The Yanir family waits patiently in front of the bus station in the city of Antioch in southern Turkey, which was hit by the earthquake of February 6, after returning to participate in the presidential and legislative elections scheduled for tomorrow (Sunday). “We returned by bus from Mersin to participate in the elections,” says Metin Yanir, a 5-hour journey by road.
On the night of February 6, the family building partially collapsed as a result of the 7.8-magnitude earthquake, which claimed the lives of at least 50,000 people in southern Turkey. The family’s life has been turned upside down, so Mateen considers that “these elections are important.”
Mateen and his wife Zubeida will vote for the opposition candidate, Kemal Kılıçdaroğlu, the main rival of President Recep Tayyip Erdogan, whom opinion polls expect to achieve good results. “We have hope,” Mateen says with a smile.
The station witnesses active bus traffic. Many of the residents, who had to leave their city after it was severely destroyed, return to vote in Antioch. In his small shop, where bottles of water and bags of potato chips are piled up, which he sells to travelers in a hurry, Medhat watches this movement.
He is eagerly awaiting Sunday’s presidential and legislative elections. He says angrily: «During the earthquake, countries abandoned us. No one came to our rescue for the first three days.” The 55-year-old trader refuses to disclose his family name “for fear of being prosecuted,” and does not reveal the party he will vote for: “This is a secret,” but he confirms: “I will vote with my conscience.”
In front of the store, Serdal Anil, 21, confirms that he will vote for Kemal Kılıçdaroğlu, leader of the Republican People’s Party, the candidate for a coalition of 6 opposition parties. And the young man, who has been living with his parents for 3 months in a narrow tent, continues: “Because of the earthquake and the economic situation, life has become complicated,” and confirms that the situation has become stressful, “with an increasing number of snakes trying to enter the tents.” And he is not afraid that the change at the head of the state will delay the efforts to rebuild, and he explains: “The two candidates can do this, because they are the state.” Five meters away, the “Republican People’s Party” established its headquarters in the area in 4 tents that it erected on the side of a highway, after its headquarters collapsed as a result of the earthquake.
In one of the tents, Hakan Triaki, the party official in Hatay province, confirms that “a change of government is the only glimmer of hope left for the population” despite Erdogan’s promises of a quick rebuilding process, and explains that many of the province’s one million voters will vote differently this time.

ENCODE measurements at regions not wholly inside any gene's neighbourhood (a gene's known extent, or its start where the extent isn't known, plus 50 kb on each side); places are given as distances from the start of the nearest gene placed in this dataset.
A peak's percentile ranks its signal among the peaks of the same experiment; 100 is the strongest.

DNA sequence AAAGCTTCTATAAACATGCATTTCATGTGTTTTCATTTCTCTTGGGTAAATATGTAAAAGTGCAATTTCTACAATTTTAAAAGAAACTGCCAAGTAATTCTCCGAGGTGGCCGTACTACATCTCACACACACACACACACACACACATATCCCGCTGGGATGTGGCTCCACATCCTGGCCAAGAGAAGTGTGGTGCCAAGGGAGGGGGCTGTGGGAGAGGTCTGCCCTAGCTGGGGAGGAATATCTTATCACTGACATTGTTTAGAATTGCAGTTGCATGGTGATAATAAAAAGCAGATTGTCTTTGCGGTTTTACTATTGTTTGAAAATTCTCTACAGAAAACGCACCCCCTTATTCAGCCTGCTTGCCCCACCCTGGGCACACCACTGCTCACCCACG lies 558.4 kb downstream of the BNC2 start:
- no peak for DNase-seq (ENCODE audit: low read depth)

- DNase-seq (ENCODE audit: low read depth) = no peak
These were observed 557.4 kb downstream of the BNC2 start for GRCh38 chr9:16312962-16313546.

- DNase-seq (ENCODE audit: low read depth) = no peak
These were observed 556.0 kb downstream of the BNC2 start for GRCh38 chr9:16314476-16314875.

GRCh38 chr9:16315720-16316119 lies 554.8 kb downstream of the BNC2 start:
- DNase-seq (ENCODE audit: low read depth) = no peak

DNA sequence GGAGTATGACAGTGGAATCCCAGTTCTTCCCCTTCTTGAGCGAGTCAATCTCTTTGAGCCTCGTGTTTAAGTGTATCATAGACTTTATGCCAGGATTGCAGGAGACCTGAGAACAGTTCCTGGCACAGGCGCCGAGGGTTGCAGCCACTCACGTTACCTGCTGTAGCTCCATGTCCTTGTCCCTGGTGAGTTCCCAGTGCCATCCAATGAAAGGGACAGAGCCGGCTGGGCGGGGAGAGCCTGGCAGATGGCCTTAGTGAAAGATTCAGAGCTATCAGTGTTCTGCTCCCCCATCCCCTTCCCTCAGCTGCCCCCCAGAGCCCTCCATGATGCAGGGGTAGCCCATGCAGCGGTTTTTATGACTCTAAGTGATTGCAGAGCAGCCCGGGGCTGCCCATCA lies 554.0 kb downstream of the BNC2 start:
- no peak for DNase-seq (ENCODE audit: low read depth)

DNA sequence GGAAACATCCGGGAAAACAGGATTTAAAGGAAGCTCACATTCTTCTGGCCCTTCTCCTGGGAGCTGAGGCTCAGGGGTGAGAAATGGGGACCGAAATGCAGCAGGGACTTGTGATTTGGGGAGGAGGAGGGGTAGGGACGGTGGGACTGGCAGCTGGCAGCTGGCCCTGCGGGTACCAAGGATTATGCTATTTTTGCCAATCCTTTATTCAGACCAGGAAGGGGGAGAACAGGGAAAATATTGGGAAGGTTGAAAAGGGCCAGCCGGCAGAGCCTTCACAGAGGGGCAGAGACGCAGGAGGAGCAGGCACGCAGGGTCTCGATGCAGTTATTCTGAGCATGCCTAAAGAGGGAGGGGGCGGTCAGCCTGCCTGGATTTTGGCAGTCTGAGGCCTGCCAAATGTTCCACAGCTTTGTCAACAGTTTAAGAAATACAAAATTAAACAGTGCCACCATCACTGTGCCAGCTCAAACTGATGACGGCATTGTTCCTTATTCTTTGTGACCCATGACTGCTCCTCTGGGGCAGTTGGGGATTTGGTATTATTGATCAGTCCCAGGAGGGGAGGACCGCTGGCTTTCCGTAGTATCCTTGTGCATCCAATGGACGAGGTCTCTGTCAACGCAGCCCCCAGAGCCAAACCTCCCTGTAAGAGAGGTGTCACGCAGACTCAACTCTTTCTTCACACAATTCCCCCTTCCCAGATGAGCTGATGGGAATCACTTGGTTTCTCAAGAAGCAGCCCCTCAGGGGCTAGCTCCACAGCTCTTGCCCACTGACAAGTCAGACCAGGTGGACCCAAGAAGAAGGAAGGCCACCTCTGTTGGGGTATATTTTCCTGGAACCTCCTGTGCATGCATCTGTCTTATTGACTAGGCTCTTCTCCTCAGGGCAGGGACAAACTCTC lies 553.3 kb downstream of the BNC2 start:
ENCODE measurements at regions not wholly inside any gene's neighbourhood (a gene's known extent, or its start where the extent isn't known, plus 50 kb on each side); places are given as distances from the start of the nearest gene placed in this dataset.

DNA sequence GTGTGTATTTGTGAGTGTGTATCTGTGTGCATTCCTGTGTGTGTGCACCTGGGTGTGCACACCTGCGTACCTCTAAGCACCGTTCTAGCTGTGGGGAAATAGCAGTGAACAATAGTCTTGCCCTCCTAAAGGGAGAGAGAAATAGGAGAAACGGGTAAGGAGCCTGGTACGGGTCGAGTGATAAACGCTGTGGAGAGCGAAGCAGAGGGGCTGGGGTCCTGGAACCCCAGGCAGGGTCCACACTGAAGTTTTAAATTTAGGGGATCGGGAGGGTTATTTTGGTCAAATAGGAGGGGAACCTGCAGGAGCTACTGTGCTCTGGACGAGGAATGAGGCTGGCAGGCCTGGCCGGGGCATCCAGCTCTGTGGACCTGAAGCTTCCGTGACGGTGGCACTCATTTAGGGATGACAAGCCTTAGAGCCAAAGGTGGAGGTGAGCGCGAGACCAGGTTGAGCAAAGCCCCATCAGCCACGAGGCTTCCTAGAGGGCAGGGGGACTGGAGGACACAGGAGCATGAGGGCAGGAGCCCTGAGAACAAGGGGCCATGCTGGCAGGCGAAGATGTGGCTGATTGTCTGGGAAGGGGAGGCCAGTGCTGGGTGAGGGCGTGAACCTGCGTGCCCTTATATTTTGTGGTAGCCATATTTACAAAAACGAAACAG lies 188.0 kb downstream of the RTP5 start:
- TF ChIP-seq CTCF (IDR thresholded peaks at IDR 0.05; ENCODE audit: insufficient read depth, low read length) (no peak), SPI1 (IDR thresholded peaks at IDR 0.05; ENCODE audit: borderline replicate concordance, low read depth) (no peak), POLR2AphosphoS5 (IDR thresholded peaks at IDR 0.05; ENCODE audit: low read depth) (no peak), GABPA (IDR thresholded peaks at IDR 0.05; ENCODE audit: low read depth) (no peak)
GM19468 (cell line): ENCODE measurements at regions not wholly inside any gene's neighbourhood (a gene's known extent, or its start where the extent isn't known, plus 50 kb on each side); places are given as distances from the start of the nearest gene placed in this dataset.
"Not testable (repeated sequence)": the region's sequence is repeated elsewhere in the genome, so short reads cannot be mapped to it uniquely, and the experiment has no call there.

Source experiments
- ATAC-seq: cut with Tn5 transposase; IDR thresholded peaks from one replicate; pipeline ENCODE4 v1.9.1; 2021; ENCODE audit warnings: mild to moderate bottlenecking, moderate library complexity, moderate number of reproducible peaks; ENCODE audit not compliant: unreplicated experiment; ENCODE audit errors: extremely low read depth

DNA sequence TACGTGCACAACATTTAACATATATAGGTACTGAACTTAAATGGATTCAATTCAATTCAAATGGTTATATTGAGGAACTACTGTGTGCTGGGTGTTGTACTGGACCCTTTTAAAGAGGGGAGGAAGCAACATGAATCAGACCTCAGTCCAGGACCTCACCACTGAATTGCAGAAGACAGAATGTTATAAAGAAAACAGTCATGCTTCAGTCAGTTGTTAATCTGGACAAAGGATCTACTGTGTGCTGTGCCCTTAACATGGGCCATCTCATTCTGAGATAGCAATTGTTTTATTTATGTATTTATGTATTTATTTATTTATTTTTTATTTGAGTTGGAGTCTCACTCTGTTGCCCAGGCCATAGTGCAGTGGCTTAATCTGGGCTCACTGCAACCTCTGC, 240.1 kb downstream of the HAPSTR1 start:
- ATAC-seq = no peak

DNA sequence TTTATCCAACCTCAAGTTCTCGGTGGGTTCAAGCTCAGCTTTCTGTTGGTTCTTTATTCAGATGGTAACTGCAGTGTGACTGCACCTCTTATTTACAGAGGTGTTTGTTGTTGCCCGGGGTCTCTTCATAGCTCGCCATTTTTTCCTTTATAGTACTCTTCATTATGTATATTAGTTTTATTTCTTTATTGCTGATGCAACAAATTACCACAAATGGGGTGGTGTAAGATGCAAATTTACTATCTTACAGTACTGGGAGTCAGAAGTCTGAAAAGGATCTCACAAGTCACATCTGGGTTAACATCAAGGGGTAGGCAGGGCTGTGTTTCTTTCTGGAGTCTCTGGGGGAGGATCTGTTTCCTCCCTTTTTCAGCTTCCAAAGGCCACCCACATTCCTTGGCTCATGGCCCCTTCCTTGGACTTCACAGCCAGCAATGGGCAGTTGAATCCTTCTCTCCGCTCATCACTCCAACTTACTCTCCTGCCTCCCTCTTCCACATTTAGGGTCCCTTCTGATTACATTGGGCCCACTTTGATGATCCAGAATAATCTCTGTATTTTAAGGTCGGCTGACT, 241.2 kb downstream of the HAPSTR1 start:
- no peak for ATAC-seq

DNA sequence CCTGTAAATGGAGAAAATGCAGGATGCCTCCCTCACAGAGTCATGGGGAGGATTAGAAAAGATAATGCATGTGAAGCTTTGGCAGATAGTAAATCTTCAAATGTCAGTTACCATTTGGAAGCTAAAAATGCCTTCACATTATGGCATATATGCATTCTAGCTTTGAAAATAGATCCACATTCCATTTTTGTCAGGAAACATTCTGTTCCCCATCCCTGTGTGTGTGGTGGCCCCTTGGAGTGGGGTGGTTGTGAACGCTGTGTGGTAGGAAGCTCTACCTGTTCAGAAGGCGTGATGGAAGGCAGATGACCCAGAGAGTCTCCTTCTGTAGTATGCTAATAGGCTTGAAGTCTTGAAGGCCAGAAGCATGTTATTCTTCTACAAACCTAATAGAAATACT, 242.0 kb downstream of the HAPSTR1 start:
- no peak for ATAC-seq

“People who voted for the Justice and Development Party (President Erdogan’s party) say they killed their relatives,” he confirms between two phone calls, sitting under a picture of Mustafa Kemal Ataturk, the founder of modern Turkey. “Voters are doing everything possible to return to be able to vote. There are patients who temporarily stop their treatment and place their full hope in these elections.”
Hesitate to participate
At the bus station, Muhammad Kiyumjo – a bus driver – says that he will work on Sunday, stressing: “I will not vote, and I have never voted.” He explains: “I lost 5 of my relatives. Do political parties care about that? My voice will not bring them back to life.”
At the end of the station stand, Cancel Dugrel confirms from under her tent that she did not follow the election campaign closely. “We don’t know what the candidates are saying, because we no longer have a TV or phone,” the young woman added, while carrying her two-and-a-half-year-old daughter.
Her husband, Murad, is washing the windshield of a bus parked a few meters away.
“We waited for weeks to get a tent, and we didn’t even get it from the state,” Cancel says. But this earthquake survivor still intends to vote for President Erdogan on Sunday, as she did in 2018.
The country’s re-elected president from the first round received 48.5 percent of the vote in the province, four percentage points lower than the national average. But the young woman pauses and then says, “Actually, given the situation we are in, I am no longer certain, and I hesitate.”
Two million voters have the right to vote in the Turkish province of Hatay
Hakan Triaki, official of the “Republican People’s Party” in Hatay Province